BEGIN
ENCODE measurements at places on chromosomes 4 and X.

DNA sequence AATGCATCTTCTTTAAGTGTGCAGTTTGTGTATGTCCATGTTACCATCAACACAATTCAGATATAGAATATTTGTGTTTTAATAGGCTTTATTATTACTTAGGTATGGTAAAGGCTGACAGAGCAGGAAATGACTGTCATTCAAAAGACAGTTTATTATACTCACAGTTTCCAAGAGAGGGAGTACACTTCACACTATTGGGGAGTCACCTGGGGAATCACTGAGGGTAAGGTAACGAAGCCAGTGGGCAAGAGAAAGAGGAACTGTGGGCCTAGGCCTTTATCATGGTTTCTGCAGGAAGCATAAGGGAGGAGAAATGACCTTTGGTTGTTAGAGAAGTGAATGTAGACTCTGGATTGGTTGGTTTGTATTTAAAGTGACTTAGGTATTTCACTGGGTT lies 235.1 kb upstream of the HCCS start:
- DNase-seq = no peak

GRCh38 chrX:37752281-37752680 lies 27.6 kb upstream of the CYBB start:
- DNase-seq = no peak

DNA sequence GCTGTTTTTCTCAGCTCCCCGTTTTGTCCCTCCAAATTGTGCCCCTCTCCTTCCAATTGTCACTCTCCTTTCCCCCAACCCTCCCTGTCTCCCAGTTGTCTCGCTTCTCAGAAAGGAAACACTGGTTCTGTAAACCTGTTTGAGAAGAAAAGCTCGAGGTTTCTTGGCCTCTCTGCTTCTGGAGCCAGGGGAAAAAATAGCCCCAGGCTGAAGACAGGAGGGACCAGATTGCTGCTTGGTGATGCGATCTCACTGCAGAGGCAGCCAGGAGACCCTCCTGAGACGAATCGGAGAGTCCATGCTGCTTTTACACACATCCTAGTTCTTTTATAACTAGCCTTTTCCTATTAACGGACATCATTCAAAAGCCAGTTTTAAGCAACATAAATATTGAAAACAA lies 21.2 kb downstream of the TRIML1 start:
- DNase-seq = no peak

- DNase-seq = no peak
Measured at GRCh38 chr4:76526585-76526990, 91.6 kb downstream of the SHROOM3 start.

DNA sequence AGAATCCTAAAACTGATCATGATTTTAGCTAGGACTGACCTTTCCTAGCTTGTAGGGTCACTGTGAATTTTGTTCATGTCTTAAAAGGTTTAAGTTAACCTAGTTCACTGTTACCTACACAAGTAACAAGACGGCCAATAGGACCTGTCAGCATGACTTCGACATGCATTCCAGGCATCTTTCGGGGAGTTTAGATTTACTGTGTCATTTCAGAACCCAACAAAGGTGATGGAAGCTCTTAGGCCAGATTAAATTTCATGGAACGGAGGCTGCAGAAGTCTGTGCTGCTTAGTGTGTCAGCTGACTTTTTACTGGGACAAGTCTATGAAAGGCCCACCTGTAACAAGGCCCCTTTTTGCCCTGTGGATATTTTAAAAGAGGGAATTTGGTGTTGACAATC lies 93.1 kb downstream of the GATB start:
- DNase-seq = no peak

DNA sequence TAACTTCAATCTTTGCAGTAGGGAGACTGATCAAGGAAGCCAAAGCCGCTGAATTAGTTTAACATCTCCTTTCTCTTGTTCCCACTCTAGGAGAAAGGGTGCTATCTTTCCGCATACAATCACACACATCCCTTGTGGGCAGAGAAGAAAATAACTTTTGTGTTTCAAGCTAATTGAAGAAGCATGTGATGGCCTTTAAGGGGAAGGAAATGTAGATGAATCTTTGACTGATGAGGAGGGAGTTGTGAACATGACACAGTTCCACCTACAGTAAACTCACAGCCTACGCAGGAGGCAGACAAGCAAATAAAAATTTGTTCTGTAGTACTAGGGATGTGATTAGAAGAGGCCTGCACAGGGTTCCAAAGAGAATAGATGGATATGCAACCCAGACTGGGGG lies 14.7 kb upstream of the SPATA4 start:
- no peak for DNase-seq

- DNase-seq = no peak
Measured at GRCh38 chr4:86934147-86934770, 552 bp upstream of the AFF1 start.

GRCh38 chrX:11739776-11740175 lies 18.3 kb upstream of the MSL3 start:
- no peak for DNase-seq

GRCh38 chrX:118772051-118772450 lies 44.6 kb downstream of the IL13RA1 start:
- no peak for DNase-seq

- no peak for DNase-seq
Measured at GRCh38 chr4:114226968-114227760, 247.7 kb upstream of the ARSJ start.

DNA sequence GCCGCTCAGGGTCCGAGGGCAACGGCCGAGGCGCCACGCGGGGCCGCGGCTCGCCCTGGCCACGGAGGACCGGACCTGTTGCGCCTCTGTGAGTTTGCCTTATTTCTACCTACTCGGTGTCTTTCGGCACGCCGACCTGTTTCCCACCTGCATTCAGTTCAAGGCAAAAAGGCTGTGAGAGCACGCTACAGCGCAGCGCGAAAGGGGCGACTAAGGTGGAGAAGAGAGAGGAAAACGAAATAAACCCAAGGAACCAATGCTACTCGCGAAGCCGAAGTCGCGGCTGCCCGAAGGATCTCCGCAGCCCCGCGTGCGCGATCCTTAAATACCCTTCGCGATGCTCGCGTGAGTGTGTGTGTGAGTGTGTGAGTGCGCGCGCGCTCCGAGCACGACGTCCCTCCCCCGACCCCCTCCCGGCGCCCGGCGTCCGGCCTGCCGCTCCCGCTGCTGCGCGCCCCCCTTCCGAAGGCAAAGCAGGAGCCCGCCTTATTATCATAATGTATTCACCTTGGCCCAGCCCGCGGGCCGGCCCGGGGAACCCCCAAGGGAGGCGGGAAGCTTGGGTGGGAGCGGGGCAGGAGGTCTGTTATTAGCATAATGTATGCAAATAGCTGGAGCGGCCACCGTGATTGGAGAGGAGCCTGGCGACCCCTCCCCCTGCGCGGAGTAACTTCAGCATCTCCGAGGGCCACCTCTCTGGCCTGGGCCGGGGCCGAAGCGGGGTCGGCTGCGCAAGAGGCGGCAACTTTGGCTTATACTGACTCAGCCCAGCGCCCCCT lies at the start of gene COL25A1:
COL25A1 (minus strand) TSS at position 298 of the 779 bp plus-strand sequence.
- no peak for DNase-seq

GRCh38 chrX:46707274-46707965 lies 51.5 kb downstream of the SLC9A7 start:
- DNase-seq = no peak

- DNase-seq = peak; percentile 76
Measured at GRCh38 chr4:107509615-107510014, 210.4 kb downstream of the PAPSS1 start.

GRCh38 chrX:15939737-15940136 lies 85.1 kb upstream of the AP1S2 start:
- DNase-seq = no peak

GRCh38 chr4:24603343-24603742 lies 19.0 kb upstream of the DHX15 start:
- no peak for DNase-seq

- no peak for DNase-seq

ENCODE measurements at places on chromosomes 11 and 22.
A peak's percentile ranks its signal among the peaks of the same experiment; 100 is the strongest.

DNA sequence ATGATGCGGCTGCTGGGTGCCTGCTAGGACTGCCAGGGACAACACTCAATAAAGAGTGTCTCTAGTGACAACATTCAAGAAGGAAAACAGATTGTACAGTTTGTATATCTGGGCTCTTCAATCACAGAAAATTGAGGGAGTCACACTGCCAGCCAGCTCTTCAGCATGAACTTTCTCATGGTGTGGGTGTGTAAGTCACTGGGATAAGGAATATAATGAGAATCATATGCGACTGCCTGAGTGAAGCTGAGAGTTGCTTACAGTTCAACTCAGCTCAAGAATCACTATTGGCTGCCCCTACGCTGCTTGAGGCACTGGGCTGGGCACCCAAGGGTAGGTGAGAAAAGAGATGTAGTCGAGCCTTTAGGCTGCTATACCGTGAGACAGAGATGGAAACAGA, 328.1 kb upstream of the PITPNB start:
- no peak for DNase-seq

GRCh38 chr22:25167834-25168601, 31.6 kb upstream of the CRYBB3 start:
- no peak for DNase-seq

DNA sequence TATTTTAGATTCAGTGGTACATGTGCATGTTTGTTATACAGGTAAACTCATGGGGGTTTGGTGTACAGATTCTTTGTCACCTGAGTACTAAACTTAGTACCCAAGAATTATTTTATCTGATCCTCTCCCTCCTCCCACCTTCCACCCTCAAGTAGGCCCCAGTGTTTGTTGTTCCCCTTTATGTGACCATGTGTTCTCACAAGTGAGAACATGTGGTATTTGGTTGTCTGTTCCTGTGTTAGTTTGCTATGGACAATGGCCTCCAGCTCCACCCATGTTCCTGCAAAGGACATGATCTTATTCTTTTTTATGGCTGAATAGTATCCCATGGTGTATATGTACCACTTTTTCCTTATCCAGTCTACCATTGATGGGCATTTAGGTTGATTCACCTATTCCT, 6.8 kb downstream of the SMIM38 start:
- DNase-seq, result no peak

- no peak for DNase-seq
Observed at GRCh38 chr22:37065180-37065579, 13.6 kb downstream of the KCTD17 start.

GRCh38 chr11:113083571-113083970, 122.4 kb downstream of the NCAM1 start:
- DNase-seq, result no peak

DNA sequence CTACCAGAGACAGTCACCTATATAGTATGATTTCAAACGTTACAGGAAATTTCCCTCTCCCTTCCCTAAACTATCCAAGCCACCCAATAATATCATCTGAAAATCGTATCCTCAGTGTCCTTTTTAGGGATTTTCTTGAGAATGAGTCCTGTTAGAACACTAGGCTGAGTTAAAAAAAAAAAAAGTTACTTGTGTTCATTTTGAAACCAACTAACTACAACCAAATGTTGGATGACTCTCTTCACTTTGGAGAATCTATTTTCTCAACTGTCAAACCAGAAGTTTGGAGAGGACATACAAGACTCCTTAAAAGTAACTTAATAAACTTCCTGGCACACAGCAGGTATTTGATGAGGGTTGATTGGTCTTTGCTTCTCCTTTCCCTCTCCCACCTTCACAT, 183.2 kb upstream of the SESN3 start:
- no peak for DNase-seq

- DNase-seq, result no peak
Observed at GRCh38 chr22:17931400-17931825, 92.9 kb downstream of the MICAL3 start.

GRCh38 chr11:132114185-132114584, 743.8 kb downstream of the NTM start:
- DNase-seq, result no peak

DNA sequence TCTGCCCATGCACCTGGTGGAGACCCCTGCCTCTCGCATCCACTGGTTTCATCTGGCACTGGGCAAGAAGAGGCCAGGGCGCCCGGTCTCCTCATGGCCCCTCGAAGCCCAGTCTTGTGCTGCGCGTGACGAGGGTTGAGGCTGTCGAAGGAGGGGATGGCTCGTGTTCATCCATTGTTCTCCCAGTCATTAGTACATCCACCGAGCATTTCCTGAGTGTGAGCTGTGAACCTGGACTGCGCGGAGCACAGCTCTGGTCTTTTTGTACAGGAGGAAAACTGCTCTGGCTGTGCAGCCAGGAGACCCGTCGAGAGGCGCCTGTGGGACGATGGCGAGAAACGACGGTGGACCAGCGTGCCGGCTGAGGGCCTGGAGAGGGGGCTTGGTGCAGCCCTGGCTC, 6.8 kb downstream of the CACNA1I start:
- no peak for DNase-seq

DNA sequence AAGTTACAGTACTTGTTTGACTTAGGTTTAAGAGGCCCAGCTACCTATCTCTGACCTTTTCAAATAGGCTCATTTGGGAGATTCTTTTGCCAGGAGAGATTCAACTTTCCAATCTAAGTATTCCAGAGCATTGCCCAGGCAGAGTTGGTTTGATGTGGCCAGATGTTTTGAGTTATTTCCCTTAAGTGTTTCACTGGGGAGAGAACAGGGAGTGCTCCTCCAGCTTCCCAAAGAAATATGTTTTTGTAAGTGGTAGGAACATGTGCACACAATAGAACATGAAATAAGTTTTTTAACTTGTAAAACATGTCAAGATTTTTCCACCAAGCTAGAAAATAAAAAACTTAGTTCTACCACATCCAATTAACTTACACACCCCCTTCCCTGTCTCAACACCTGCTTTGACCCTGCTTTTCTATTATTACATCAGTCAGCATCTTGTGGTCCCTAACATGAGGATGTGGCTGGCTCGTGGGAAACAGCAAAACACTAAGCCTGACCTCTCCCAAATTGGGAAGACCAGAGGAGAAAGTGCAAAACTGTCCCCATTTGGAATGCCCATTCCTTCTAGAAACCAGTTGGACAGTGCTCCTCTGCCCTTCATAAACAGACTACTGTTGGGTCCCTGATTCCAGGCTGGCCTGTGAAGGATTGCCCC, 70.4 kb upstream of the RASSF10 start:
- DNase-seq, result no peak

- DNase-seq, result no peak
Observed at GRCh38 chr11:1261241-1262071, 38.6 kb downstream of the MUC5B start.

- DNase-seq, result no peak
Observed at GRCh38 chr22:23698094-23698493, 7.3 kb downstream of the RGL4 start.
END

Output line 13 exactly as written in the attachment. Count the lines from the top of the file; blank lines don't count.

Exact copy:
- no peak for DNase-seq